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A Look Back At Enterprise XR Adoption for 2019

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With 2019 come to pass I thought it would be a good idea to take a look back at how the industry (and our own startup) has grown over the course of the past year.  With the advent of mobile-VR aka the Oculus Quest, ruggedized-AR via the RealWear HMT-1, and even more futuristic AR technology via the HoloLens 2, we saw some major strides in technological advancement this year.  With this, we have also seen a lot more attention from major enterprise groups looking to adopt the technology in meaningful ways.  With much more enterprise adoption (60% of companies adopting the tech according to Gartner) how will 2020 shape up as brands look to merge the real world with virtual?

With our flagship client Toyota Motors Manufacturing Canada, we saw the adoption of virtual training, specifically for hazard identification and risk assessment across their manufacturing plants here in Canada.  It was great to see them adopt the technology, but more impressive was the fact that they are training up to 10,000 employees on safety training using virtual reality.  In the automotive industry, we saw Audi also embracing virtual reality for its new e-car the Audi e-Tron. Their application allowed employees to prototype and test the entire vehicle build and order process all from within VR, quite groundbreaking in itself.

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We also saw another automaker, BMW, decide to move into the ruggedized-AR space with the RealWear HMT-1 to all of its dealerships in collaboration with Ubimax for training front-line workers on maintenance operations at over 300+ locations across the US.  You can learn more about the RealWear case study here.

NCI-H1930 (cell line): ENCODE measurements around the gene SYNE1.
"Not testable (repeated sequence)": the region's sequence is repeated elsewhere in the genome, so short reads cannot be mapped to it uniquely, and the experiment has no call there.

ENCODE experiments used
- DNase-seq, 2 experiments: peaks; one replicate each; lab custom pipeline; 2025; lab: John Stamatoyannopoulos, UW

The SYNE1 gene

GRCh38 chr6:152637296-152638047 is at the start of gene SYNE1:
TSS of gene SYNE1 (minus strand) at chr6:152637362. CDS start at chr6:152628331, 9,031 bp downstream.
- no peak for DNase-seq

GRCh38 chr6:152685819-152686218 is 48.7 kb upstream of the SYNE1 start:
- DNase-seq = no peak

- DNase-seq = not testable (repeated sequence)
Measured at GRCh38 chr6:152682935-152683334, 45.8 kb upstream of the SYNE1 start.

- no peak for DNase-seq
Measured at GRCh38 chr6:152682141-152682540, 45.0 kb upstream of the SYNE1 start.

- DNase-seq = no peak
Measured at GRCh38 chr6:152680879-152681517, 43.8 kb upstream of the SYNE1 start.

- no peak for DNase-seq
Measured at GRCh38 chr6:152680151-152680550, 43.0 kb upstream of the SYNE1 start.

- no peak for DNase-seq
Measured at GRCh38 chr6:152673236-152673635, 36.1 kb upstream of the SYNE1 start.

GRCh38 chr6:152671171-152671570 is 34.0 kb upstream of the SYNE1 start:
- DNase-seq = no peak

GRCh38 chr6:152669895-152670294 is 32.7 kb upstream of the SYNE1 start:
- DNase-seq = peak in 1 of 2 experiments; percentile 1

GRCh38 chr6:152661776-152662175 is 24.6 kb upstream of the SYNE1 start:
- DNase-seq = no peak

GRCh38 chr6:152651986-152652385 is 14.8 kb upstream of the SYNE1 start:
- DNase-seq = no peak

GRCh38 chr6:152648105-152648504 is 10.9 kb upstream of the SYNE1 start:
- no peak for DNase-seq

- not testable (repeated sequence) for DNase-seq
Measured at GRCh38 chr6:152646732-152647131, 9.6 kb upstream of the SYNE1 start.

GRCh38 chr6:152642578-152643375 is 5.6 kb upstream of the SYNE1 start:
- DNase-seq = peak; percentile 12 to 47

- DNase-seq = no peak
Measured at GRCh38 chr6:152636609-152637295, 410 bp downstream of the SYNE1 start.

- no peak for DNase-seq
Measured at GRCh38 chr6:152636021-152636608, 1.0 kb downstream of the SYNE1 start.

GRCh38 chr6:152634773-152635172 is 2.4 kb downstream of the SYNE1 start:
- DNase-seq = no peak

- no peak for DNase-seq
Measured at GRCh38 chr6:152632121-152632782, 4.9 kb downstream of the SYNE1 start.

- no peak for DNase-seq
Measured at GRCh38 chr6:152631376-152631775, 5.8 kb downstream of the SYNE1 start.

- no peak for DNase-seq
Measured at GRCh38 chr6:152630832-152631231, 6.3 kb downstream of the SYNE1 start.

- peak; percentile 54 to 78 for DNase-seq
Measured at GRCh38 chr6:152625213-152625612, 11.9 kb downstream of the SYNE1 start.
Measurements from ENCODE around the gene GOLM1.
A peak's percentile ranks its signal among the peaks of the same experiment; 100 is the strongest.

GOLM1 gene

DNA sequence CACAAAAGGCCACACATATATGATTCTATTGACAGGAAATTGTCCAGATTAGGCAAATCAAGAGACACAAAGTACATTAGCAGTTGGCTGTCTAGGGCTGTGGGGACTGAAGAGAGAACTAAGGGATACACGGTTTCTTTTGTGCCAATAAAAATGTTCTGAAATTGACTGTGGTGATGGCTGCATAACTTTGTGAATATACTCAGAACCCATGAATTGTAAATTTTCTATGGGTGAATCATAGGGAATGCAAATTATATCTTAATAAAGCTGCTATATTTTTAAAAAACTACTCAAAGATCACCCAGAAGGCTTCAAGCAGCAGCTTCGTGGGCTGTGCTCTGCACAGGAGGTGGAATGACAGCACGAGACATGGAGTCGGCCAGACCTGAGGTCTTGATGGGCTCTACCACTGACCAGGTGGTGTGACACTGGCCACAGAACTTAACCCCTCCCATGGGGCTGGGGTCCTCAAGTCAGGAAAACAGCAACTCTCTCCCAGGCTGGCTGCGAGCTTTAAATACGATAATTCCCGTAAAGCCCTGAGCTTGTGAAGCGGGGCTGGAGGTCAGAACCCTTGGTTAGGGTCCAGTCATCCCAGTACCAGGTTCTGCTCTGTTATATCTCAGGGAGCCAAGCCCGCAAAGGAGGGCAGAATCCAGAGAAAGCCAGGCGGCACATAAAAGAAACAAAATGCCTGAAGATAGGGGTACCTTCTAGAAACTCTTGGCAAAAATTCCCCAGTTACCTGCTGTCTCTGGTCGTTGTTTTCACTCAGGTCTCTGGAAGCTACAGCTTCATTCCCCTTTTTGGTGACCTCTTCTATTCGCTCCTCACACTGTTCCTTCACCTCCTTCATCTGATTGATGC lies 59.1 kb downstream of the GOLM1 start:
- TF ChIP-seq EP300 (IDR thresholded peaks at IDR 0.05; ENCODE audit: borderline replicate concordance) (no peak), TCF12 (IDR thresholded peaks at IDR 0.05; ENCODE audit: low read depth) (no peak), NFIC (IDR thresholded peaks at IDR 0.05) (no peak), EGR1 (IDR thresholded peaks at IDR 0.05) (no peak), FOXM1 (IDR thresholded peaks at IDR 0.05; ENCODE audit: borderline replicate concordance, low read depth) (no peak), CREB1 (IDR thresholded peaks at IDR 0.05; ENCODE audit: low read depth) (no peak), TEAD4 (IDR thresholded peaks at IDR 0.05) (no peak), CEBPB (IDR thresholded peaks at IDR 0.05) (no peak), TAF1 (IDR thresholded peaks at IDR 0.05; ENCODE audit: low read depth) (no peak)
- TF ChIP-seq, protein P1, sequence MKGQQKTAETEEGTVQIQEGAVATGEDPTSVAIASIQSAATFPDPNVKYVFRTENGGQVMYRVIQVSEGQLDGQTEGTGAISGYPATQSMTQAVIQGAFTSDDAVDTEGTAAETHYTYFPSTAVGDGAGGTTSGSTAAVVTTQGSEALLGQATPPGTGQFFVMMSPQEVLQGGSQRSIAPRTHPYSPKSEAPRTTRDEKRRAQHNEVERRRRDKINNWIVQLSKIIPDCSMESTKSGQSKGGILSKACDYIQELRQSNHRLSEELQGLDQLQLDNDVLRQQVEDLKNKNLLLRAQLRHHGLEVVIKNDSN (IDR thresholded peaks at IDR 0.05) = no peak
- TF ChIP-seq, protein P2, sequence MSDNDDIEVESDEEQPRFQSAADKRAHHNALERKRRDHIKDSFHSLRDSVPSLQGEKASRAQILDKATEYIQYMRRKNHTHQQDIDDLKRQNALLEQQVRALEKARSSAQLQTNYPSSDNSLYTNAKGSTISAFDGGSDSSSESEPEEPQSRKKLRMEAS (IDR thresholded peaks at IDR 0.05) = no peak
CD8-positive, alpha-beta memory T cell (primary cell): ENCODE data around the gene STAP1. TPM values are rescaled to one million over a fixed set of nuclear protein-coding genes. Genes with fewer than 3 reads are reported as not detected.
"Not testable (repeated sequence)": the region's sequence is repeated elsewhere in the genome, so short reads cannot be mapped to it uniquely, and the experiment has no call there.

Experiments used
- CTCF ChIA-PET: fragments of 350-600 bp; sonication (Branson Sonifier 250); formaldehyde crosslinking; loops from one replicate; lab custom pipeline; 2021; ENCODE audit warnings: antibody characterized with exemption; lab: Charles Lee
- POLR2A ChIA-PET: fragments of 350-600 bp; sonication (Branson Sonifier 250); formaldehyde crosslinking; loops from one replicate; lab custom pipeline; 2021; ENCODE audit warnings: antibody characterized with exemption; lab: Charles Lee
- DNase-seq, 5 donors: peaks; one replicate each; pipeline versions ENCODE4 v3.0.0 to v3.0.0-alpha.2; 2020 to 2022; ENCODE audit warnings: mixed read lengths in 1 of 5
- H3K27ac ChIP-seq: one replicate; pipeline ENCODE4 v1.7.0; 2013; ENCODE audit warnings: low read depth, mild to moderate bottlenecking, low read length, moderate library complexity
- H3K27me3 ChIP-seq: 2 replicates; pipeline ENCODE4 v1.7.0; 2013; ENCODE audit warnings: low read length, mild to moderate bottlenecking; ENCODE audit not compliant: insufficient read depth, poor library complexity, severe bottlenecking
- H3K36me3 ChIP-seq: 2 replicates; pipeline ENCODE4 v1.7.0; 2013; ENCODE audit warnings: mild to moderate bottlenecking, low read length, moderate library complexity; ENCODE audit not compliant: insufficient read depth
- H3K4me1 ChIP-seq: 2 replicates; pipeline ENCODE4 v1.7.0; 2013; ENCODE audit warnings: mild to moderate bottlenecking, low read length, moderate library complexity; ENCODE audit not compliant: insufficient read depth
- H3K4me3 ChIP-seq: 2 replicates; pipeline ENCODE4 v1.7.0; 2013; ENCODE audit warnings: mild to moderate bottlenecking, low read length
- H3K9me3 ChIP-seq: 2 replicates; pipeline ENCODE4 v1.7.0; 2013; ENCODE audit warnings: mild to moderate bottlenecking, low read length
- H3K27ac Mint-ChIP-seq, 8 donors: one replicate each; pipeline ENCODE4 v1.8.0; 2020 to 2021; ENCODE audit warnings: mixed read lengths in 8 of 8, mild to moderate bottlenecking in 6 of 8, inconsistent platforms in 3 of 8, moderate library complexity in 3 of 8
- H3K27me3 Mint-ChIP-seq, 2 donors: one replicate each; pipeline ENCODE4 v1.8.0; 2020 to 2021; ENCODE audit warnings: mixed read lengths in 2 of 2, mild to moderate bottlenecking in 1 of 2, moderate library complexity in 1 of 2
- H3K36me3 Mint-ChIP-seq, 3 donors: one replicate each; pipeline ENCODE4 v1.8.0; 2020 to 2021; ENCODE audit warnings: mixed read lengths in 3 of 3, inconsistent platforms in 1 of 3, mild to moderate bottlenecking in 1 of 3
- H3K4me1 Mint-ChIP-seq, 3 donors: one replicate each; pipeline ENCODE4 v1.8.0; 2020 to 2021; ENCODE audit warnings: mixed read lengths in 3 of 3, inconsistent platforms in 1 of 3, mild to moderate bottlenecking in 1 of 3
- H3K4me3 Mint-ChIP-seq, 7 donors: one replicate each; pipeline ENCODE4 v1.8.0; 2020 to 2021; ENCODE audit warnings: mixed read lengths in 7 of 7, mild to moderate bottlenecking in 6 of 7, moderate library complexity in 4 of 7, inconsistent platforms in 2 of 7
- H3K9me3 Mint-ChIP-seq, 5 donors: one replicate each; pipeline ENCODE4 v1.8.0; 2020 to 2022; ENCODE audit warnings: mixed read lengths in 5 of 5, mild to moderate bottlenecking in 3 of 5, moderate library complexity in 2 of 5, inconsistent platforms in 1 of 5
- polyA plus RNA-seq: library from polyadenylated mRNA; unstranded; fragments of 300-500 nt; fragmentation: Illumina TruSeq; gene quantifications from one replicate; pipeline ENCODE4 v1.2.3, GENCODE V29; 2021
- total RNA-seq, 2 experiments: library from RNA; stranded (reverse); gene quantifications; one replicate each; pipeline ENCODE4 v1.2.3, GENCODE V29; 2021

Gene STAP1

We also saw a lot of interest in VR from the energy sector, specifically with wind turbine technician training.  VR Vision is currently underway with developing a full-scale training program for maintenance and safety protocols for Avangrid, a major US supplier of wind energy solutions.  The energy industry shows promise, as we saw the oil & gas industry adopt the technology on multiple fronts as well.  RealWear was back at it working with Shell & Honeywell on an expansion to over a dozen countries for hands-free training and remote assistance. You can read their press release here to learn more.

Exxon Mobile also expanded its training operations in virtual reality as they rolled out a virtual garage where employees could practice various tasks before heading into the real world and getting their hands dirty.  This saved Exxon potentially millions in employee mistakes as their front-line workers were better prepared before hitting the actual pipelines.

Oculus dominated the hardware game for VR in 2019 with their rollouts of both the Rift S and the Quest.  The previous leader in the VR world was HTC and we saw HTC Vive Pro Eye arrive with integrated onboard eye-tracking and a moderate price tag of $1600.  Although with standalone VR making headways HTC lost a considerable amount of market share in North America, especially to Oculus.  It will be interesting to see if and when HTC roll out a better standalone device (Focus Plus was lacking) that is superior to the Quest.

RealWear was one of the fastest-growing companies for enterprise adoption with immersive technology in 2019.   They had a number of prominent use cases, most notably rolling out 10,000+ HMT-1s to frontline workers in Kazakhstan.  This came on the back of an $80 million capital raise that show that there are no signs of slowing down for RealWear.